Queen’s Wood was originally part of the ancient Forest of Middlesex, which covered much of London, Hertfordshire and Essex. Today, the 52-acre (21-hectare) area is one of three Local Nature Reserves in the London Borough of Haringey. The ground flora in the park is particularly rich (given its proximity to central London) and bird life is also diverse.
The wood has no park or playing fields (but does sport a children’s adventure playground built atop the plague pit) and has never been subjected to intensive management of the type practised at Highgate Wood. Accordingly there is greater diversity of flora and fauna. The park abuts Highgate Wood and lies between East Finchley, Highgate Village, Muswell Hill and Crouch End. It is situated a few minutes’ walk away from the Highgate tube station.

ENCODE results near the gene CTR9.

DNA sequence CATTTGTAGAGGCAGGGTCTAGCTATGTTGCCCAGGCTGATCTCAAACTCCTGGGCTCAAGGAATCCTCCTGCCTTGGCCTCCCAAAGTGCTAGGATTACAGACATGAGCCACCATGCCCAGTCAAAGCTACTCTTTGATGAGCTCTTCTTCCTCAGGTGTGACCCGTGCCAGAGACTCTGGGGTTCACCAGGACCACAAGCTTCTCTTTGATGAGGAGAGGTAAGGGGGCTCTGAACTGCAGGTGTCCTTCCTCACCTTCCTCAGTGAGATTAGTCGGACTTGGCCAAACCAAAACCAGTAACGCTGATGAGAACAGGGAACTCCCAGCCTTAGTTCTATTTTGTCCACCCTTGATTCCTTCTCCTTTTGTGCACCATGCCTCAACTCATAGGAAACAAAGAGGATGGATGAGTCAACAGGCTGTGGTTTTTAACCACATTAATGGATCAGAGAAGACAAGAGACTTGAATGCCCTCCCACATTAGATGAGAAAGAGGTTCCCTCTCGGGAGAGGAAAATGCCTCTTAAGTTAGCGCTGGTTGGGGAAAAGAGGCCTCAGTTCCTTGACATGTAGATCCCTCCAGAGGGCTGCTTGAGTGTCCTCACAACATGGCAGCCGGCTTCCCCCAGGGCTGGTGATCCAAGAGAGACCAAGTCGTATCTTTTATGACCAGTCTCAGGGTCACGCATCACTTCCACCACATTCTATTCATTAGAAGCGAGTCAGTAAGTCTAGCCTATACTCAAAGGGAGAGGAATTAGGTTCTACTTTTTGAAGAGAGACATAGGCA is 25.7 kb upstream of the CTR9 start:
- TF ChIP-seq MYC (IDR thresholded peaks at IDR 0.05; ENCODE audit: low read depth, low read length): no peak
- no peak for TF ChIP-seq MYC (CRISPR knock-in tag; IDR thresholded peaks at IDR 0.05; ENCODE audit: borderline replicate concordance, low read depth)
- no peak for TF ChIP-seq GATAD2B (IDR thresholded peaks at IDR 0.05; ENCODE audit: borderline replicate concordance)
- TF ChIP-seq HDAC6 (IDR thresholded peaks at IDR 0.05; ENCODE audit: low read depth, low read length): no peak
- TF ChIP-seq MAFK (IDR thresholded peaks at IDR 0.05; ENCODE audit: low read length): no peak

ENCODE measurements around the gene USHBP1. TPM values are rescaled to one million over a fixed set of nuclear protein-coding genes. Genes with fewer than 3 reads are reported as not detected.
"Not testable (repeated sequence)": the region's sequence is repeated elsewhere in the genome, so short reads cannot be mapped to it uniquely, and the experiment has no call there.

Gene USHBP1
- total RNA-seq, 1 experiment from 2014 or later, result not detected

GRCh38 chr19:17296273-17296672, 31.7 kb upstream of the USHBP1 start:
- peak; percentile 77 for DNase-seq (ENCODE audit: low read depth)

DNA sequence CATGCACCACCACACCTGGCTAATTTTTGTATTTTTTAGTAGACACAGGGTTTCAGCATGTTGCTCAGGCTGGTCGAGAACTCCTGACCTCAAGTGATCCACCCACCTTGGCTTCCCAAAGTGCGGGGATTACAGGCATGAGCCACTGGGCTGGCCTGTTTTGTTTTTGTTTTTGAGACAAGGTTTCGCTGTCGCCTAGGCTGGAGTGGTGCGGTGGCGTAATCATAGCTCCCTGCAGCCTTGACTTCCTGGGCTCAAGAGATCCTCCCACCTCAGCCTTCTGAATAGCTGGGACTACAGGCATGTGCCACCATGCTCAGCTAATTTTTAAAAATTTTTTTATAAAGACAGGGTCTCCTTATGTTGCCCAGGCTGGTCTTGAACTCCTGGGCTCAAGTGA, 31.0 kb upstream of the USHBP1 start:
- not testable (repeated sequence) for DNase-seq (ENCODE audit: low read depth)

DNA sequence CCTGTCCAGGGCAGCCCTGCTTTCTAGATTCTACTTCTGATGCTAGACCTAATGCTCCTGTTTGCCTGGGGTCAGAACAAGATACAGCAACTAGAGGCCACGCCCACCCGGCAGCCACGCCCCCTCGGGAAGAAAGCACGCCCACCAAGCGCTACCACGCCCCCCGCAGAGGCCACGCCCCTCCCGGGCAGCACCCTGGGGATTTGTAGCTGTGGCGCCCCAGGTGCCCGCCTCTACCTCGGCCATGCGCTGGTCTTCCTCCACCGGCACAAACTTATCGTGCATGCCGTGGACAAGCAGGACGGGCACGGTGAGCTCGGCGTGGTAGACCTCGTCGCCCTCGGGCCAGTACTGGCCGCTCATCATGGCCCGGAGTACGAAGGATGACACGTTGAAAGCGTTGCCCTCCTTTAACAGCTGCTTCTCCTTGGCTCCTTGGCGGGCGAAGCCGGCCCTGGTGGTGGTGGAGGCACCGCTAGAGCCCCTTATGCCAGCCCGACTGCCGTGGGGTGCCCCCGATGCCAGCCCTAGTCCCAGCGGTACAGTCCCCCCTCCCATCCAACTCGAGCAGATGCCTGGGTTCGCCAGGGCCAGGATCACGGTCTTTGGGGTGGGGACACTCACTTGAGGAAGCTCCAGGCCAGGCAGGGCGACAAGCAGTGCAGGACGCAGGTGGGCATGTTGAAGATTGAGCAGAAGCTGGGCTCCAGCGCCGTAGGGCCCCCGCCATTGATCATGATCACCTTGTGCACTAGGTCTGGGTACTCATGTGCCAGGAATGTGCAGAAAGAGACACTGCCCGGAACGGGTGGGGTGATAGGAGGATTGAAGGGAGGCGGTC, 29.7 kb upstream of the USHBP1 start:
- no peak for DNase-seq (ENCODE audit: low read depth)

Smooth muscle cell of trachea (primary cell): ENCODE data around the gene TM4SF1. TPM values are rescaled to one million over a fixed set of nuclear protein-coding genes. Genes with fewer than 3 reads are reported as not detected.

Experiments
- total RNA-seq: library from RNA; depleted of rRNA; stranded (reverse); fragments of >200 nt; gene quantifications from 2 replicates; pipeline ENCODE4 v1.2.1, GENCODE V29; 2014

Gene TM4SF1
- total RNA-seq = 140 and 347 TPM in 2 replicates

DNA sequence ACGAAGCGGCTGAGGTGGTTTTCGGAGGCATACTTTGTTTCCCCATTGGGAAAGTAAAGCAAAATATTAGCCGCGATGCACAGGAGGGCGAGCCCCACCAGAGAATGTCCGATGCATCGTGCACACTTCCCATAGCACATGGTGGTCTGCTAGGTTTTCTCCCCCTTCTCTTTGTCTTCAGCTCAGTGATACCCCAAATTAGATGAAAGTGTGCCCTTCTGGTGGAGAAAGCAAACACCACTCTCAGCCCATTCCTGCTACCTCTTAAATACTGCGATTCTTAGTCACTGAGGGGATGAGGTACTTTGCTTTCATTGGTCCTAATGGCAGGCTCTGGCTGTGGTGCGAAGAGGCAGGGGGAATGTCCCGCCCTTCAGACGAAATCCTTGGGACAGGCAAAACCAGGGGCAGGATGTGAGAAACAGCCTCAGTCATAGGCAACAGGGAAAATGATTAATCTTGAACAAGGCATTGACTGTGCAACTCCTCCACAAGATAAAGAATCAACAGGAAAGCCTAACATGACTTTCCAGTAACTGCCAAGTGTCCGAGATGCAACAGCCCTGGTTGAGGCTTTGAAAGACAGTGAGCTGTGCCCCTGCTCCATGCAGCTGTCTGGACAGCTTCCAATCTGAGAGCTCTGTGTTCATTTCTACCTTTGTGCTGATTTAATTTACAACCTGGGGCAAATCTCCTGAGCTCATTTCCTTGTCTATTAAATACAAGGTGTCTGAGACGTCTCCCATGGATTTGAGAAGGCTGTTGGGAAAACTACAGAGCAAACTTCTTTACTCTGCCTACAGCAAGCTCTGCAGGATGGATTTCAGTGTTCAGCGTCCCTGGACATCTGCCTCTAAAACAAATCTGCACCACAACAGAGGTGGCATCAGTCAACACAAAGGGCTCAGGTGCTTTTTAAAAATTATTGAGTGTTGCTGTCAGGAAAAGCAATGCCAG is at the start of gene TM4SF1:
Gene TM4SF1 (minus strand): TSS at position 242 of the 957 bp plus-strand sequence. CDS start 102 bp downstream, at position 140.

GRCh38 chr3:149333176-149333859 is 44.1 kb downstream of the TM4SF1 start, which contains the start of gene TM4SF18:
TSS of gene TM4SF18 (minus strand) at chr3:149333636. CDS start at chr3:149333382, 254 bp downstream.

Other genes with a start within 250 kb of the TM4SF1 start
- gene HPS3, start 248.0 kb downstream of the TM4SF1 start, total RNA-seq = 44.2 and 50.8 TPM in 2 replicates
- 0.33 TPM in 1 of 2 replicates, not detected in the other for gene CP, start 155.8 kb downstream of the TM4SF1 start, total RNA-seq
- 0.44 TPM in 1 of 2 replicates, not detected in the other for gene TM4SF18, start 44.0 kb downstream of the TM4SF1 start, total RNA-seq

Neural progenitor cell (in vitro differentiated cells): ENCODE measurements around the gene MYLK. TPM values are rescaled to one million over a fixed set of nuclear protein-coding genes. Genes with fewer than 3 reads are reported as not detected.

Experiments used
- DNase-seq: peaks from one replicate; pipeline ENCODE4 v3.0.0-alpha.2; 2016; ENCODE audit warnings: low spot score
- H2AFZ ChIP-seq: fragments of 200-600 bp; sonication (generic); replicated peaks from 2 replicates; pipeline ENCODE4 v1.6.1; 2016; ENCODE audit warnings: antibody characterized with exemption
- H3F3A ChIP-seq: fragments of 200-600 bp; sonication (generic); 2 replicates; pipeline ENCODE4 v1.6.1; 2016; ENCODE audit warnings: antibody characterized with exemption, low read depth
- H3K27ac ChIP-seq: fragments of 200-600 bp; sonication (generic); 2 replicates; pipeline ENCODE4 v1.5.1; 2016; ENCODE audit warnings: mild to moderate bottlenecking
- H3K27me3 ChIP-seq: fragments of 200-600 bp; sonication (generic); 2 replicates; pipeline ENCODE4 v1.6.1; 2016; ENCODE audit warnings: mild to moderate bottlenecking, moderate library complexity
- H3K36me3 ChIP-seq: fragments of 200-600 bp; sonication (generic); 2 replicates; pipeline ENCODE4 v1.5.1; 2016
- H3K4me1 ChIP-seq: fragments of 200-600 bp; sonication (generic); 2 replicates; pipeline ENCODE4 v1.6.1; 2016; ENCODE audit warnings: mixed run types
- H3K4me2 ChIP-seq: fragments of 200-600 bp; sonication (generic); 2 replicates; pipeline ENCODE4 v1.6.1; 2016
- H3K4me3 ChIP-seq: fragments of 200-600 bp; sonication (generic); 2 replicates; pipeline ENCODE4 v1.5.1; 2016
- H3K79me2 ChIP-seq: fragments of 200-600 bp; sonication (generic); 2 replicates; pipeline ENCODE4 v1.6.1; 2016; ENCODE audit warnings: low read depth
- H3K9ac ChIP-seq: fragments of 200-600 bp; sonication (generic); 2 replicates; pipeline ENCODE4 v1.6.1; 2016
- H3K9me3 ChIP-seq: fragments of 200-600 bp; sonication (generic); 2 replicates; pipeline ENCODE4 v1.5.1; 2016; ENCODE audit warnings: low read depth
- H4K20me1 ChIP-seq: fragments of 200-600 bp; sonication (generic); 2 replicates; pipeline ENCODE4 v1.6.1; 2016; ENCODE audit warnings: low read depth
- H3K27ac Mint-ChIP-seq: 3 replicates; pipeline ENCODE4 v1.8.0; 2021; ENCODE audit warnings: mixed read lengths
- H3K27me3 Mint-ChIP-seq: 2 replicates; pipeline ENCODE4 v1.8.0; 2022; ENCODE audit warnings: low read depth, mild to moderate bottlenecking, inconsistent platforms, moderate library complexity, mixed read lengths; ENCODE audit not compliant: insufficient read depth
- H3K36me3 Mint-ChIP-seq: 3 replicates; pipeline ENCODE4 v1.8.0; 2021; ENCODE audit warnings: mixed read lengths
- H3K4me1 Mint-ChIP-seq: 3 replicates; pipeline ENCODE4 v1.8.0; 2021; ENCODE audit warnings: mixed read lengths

The wood is an ancient oak-hornbeam woodland and features English oak and occasional beech, which provide a canopy above cherry, field maple, hazel, holly, hornbeam, midland hawthorn, mountain ash and both species of lowland birch. Additionally, the scarce Wild Service Tree (the evidence of the ancient origin) is scattered throughout the wood.
The rich ground flora in the park includes a large population of wood anemone, goldilocks buttercup and wood sorrel, yellow pimpernel and square-stemmed St John’s wort. Despite fairly high levels of disturbance, the bird life is diverse and includes three species of woodpecker. Interestingly, over one hundred species of spiders have been spotted in Queen’s Wood and a nationally rare jewel beetle is widespread there.